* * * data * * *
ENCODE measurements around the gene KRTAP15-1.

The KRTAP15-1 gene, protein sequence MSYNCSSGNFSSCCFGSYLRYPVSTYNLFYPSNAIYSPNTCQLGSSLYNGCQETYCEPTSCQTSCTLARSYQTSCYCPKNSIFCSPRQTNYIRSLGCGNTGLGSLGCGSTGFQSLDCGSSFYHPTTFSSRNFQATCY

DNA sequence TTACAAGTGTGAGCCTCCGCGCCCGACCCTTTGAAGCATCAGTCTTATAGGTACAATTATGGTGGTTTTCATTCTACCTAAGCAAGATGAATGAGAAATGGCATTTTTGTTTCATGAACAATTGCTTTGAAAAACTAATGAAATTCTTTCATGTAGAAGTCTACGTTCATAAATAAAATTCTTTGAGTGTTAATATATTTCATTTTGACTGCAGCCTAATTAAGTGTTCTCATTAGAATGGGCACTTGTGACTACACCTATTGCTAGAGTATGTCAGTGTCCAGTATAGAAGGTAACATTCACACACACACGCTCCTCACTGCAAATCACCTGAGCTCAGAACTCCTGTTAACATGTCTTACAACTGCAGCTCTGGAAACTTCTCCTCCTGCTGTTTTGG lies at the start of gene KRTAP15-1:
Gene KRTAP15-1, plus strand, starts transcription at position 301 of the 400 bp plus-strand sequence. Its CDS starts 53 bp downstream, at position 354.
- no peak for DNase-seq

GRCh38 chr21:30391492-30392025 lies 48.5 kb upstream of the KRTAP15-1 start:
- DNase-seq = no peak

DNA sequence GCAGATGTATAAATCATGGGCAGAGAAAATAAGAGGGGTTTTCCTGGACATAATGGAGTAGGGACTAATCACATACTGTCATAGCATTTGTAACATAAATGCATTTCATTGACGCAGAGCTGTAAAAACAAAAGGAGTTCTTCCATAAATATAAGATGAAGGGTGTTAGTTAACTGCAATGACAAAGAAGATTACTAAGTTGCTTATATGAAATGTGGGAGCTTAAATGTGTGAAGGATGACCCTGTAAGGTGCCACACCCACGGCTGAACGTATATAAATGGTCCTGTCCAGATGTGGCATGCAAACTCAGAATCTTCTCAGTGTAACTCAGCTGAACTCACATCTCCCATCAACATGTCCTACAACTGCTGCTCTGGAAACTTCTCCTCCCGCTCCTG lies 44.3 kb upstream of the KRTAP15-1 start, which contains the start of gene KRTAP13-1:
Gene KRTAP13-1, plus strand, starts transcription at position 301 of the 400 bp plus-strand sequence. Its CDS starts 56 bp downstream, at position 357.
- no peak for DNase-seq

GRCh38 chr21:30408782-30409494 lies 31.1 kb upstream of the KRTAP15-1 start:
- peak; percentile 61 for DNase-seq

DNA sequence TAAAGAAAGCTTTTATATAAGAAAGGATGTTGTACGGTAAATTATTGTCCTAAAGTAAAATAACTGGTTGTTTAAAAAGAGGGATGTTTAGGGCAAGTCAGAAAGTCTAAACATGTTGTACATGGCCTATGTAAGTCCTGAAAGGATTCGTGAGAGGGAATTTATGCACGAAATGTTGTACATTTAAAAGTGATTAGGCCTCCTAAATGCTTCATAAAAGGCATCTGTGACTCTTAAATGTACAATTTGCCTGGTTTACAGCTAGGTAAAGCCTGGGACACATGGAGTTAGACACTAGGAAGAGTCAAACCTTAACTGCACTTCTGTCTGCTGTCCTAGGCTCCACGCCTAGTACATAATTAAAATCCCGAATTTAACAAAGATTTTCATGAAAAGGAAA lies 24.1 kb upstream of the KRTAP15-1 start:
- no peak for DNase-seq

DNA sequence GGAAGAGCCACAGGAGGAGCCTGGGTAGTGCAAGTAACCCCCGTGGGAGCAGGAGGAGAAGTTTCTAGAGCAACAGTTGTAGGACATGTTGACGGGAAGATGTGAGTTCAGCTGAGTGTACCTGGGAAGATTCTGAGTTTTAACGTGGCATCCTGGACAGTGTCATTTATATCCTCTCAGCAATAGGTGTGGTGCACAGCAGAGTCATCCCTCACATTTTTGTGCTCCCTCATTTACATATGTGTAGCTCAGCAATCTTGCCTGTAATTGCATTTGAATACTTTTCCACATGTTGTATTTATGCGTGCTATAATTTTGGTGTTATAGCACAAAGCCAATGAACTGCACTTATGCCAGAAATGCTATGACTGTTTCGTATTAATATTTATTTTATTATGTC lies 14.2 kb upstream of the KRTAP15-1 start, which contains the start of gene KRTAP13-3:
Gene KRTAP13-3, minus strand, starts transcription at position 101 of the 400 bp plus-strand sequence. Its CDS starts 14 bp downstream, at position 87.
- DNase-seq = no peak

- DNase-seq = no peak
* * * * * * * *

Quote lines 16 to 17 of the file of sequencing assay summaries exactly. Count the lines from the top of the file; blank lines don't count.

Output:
Gene KRTAP13-3, minus strand, starts transcription at position 101 of the 400 bp plus-strand sequence. Its CDS starts 14 bp downstream, at position 87.
- DNase-seq = no peak